Findings from the phase 3 THOR study support the marketing authorization application for erdafitinib as a treatment for those with advanced or metastatic urothelial cancer harboring FGFR3 alterations.
The European Medicines Agency has accepted a marketing authorization application for erdafitinib (Balversa) as a treatment for adult patients with FGFR3-altered, locally advanced unresectable or metastatic urothelial carcinoma that has progressed following therapy with a PD-L1 inhibitor, according to a press release from The Janssen Pharmaceutical Companies of Johnson & Johnson.1
Developers supported their application with findings from the phase 3 THOR study (NCT03390504). According to findings presented at the 2023 American Society of Clinical Oncology (ASCO) Annual Meeting, the median overall survival (OS) in cohort 1, which included those previously treated with an anti–PD-L1 agent, was 12.1 months in patients treated with erdafitinib vs 7.8 months in those who received chemotherapy; the experimental agent reduced the risk of death by 36% compared with chemotherapy (HR, 0.64; 95% CI, 0.47-0.88; P = .005).2
As a result, treatment with erdafitinib met the trial’s primary end point of OS and predefined criteria for superiority compared with chemotherapy. Additionally, the safety profile of erdafitinib in the THOR study was comparable with prior reports of the agent in metastatic urothelial carcinoma.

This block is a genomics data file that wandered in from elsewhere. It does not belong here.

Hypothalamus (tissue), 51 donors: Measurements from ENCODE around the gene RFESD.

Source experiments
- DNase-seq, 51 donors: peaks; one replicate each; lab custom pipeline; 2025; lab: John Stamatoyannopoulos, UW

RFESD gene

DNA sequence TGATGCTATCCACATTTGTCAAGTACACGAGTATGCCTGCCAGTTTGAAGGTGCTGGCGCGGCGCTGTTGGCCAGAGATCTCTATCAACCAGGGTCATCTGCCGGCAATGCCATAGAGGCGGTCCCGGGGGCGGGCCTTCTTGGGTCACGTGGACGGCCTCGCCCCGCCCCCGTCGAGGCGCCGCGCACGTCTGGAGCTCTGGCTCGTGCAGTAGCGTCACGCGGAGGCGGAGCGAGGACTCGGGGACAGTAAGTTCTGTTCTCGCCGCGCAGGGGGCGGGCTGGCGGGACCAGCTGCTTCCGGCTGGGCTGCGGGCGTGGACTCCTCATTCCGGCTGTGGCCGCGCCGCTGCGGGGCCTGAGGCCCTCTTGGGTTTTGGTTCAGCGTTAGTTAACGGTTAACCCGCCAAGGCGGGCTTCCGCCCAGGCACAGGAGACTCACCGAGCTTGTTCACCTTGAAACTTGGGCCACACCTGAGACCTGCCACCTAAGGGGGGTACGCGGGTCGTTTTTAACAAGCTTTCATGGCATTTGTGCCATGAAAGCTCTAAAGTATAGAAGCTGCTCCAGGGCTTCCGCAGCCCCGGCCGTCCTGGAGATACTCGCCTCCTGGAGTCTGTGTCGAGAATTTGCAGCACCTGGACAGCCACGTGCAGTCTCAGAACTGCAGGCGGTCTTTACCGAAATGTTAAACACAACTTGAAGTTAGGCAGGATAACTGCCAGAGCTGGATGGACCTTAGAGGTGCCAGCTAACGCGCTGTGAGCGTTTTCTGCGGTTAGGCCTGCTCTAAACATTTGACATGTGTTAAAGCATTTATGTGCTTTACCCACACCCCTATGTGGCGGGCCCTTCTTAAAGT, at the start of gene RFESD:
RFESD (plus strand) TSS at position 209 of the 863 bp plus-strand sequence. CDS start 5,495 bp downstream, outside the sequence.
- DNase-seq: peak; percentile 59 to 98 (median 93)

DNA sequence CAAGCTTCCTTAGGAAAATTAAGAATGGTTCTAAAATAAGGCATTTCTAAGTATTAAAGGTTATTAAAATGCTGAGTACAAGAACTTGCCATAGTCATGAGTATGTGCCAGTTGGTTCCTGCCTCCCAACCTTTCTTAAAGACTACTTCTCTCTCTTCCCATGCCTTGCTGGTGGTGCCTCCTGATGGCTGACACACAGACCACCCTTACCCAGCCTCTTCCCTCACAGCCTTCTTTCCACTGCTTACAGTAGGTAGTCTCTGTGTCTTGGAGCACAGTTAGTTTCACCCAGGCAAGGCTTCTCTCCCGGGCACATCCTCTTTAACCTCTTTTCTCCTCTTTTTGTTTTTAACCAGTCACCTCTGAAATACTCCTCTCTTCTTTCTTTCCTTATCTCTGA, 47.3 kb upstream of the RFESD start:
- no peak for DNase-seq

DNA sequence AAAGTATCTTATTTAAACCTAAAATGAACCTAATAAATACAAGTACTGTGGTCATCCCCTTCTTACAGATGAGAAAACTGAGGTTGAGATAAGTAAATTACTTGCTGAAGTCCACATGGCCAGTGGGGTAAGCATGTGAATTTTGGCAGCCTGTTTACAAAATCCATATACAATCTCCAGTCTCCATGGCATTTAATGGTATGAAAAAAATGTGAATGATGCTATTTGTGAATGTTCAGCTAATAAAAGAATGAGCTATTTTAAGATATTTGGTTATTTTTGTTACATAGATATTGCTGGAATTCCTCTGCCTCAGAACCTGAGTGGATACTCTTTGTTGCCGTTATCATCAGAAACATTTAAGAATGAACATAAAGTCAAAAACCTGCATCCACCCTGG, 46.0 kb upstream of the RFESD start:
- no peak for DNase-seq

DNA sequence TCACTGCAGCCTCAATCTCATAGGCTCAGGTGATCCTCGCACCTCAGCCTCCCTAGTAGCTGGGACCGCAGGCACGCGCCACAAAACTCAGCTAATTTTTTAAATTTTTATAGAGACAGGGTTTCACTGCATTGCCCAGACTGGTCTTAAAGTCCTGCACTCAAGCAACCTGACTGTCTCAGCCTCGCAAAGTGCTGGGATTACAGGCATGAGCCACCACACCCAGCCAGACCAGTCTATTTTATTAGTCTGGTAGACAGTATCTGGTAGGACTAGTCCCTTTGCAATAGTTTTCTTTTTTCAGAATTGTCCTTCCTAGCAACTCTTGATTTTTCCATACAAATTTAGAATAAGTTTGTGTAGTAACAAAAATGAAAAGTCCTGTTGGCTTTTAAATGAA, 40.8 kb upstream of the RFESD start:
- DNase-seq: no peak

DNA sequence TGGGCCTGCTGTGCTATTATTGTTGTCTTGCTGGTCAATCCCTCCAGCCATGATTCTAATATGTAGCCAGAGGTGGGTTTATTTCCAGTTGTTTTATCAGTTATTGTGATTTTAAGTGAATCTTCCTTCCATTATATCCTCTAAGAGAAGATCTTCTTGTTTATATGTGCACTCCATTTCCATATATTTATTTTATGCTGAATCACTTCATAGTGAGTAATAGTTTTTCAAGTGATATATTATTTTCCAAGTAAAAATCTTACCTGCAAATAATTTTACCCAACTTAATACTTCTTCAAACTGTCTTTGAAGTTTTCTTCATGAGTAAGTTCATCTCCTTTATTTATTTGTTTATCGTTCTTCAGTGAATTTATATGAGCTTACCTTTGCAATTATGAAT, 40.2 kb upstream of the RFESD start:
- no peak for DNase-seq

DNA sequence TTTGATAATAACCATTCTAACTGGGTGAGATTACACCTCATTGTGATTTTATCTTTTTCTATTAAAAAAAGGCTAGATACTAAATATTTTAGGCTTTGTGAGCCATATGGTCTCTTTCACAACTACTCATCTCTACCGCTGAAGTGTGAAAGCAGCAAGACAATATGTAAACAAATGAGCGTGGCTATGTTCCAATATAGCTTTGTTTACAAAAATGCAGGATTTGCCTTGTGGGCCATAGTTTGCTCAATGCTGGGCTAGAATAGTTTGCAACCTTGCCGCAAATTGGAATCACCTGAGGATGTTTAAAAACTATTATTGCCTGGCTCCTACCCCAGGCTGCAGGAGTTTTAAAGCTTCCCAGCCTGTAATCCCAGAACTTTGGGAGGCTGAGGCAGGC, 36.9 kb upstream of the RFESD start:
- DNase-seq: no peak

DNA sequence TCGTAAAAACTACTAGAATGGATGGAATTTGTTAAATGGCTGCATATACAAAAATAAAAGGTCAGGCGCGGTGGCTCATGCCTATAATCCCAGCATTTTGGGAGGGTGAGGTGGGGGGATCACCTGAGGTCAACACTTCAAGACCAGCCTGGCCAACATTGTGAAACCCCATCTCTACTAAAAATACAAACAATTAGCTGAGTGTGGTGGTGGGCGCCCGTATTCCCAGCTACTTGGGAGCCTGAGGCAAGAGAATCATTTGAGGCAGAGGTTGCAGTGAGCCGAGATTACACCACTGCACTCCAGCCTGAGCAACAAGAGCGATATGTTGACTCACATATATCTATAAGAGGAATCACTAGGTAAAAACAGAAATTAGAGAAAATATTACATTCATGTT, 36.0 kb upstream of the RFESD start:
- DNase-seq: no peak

“For patients with advanced [urothelial carcinoma], including FGFR-driven tumors, outcomes remain poor and treatment options are limited; therefore, there is a need for novel, targeted therapies,” Martin Vogel, EMEA Therapeutic Area Lead Oncology at Janssen-Cilag GmbH, said in the press release.1 “We are excited by the prospect of bringing innovative, personalized approaches to market for patients as we work towards our wider goal of making this complex disease a more manageable and ultimately curable condition.”
In the open-label, randomized THOR study, patients in cohort 1 received 8 mg of erdafitinib daily with pharmacodynamically guided uptitration to 9 mg or investigator’s choice of docetaxel or vinflunine. The study’s primary end point was OS, and secondary end points included progression-free survival, objective response rate, and duration of response.
The FDA granted accelerated approval to erdafitinib for treating adult patients with advanced or metastatic urothelial carcinoma harboring FGFR2/3 alterations in April 2019 based on data from a phase 2 study (NCT02365597).3 Additionally, the FDA accepted a supplemental new drug application (sNDA) for erdafitinib’s full approval in the same patient population in August 2023, which was supported by findings from cohort 1 of the THOR study.4
“Through the ongoing development of [erdafitinib], we are committed to transforming bladder cancer treatment to positively impact the lives of patients,” Peter Lebowitz, MD, PhD, global therapeutic head of Oncology at Janssen Research & Development, said in a press release at the time the FDA accepted the sNDA.4